So Lader and Nathanson enlisted the help of Friedan, the co-founder of the National Organization for Women (NOW). Friedan’s initial stance on women’s equality did not include legalizing abortion, which was consistent with the feminists who had come before her. Early feminists Alice Paul, Susan B. Anthony, Elizabeth Cady Stanton, and other suffragists saw abortion as a form of female oppression; a tool used by men to control and abuse women. Paul called abortion “the ultimate in the exploitation of women.”

Lader had to work to convince Friedan that abortion was something that women needed for both social and economic equality. Lader and Nathanson lied to sell abortion to her and the public at large. Nathanson would later confess, “We sensationalized the effects of illegal abortions and fabricated polls which indicated that 85% of the public favored unrestricted abortion, when we knew it was only 5%.”

“When we spoke of [deaths due to illegal abortion], it was always 5,000 to 10,000 a year. I confess that I knew the figures were totally false,” he admitted.

The truth was, in 1972, the year before Roe v. Wade, according to Centers for Disease Control statistics, 39 women in the United States died from illegal abortions, and almost as many, 24, died from legal abortions.

But these lies were effective, and Lader was able to convince Friedan and others. When Friedan introduced an abortion resolution to the members of NOW at its 1967 conference, only 57 people voted in favor – just over half of the attendees. Many of the dissenters walked out. Two days later, NOW issued a news release declaring abortion was part of the women’s rights movement.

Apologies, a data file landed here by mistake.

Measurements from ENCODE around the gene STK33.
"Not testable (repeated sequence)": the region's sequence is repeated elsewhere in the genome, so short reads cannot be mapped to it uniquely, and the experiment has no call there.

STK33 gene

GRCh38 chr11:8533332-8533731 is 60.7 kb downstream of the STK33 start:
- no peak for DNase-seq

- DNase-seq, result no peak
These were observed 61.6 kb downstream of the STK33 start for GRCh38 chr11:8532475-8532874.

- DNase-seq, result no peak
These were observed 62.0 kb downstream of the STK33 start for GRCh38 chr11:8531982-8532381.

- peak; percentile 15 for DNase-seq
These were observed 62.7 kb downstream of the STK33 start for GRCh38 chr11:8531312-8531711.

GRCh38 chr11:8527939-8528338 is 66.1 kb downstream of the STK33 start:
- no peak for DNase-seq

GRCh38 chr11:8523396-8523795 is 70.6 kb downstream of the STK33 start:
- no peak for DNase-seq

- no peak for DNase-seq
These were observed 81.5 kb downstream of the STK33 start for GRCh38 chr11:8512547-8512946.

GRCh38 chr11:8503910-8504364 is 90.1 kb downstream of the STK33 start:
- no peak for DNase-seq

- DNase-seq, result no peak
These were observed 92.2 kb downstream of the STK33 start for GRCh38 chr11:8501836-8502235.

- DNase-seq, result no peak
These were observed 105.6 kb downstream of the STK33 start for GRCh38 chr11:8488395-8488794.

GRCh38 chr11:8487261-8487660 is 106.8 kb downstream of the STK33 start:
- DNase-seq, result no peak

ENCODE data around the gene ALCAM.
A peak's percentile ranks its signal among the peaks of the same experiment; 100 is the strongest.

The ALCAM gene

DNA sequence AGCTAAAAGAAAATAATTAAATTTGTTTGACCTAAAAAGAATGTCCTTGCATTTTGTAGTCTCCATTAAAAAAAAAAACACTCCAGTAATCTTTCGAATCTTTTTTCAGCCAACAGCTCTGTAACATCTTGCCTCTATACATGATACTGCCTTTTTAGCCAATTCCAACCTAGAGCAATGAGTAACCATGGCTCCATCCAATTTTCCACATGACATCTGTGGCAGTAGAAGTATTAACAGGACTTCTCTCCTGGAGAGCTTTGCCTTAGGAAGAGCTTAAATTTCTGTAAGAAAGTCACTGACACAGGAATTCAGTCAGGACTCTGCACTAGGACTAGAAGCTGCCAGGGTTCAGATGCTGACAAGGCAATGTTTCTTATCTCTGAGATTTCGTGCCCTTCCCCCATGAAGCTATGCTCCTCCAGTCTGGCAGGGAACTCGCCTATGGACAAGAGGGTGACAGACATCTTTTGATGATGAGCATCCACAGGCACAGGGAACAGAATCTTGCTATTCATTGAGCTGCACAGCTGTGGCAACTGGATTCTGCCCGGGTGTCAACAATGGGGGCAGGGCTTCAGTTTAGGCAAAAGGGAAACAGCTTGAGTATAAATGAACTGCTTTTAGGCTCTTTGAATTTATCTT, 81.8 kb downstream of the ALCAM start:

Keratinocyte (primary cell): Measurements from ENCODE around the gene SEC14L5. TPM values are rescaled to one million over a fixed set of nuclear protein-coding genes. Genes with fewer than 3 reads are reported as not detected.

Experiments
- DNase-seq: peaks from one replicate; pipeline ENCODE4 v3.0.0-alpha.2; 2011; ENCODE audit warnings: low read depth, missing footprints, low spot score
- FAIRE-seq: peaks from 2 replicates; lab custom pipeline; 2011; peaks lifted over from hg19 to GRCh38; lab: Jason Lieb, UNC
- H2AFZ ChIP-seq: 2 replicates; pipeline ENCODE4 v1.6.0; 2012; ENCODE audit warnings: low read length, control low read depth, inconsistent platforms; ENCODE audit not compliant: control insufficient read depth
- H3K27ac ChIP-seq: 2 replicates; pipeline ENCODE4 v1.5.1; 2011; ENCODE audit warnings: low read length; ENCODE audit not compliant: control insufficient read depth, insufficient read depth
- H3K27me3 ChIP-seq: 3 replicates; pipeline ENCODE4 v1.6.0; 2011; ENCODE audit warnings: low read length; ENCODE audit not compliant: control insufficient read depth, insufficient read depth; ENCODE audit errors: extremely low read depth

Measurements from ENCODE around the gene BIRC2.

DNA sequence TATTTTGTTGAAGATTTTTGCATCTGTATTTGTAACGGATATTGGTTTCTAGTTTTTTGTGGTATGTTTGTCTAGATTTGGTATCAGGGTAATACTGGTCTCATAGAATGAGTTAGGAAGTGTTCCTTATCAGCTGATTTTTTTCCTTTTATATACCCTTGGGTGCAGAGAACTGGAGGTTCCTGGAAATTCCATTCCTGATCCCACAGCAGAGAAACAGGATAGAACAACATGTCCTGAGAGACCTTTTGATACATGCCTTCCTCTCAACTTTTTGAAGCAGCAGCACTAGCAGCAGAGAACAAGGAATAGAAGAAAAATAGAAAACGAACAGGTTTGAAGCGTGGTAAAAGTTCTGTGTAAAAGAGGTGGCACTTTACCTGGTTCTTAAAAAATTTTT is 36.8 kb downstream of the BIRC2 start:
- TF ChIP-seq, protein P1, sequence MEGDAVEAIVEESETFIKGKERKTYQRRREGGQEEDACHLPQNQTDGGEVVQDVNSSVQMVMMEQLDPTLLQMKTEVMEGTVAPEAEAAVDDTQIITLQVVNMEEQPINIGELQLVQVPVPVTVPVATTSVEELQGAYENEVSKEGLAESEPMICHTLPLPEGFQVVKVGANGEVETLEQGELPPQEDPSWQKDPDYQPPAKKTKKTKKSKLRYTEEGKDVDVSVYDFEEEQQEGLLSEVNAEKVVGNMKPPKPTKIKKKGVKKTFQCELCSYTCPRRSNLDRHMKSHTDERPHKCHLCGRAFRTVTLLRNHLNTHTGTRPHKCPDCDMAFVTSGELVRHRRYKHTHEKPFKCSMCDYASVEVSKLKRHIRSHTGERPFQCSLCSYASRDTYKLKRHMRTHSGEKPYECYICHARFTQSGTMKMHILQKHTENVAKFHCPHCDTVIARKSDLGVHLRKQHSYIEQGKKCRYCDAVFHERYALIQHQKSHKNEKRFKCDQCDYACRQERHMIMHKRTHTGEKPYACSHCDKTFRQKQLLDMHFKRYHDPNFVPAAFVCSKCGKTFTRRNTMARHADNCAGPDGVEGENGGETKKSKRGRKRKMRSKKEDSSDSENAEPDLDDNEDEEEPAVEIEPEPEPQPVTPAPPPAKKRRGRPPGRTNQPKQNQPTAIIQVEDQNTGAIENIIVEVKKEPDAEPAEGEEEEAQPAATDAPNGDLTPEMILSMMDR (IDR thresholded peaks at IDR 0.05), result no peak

Today, nearly a million abortions are committed every year in America, and more than a third are committed by Planned Parenthood, the largest abortion chain in the country – and one of the sponsors of the Women’s March.

Men like Lader and Nathanson offered abortion as a way for women to achieve equal treatment in the workplace. But to say that abortion is the solution to a woman’s pregnancy is, in essence, to agree with a boss who thinks a pregnant woman isn’t worth keeping on the job.

Abortion has done nothing to correct the oppression and inequality that women face; instead, it has perpetuated that oppression and inequality. Abortion is one more excuse to neglect and discriminate against pregnant women, because it gives women the Faustian bargain of purported equality in exchange for the life of their child.

So when the Women’s March descends on Washington, promoting abortion as a path to women’s liberation, it is continuing to play into the hands of generations of men who have sought to push abortion on women for their own sexual gratification, untethered from any responsibility or commitment, and it is promoting the lie that a woman can achieve equality at the price of a life.

CLICK HERE TO GET THE FOX NEWS APP

My hope is that all women will see the truth of history. My hope is that we will see that real feminism promotes and accepts all aspects of who a woman is, sees men as equal partners, and sees children as gifts. My hope is that our demand will not be the right to take the lives of our preborn children, but that instead we create a society that defends the right to life of all human beings and celebrates the unique power of a woman to be a mother and a man to be a father.

At Friday’s March for Life, hundreds of thousands of us will gather in support of this ideal. I hope the Women's March will join us.